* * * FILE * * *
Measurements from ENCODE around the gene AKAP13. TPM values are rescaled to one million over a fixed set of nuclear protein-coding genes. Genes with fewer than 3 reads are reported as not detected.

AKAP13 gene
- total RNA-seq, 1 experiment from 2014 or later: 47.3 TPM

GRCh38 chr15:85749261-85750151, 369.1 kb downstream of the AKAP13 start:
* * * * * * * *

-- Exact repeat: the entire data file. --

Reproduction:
Measurements from ENCODE around the gene AKAP13. TPM values are rescaled to one million over a fixed set of nuclear protein-coding genes. Genes with fewer than 3 reads are reported as not detected.

AKAP13 gene
- total RNA-seq, 1 experiment from 2014 or later: 47.3 TPM

GRCh38 chr15:85749261-85750151, 369.1 kb downstream of the AKAP13 start: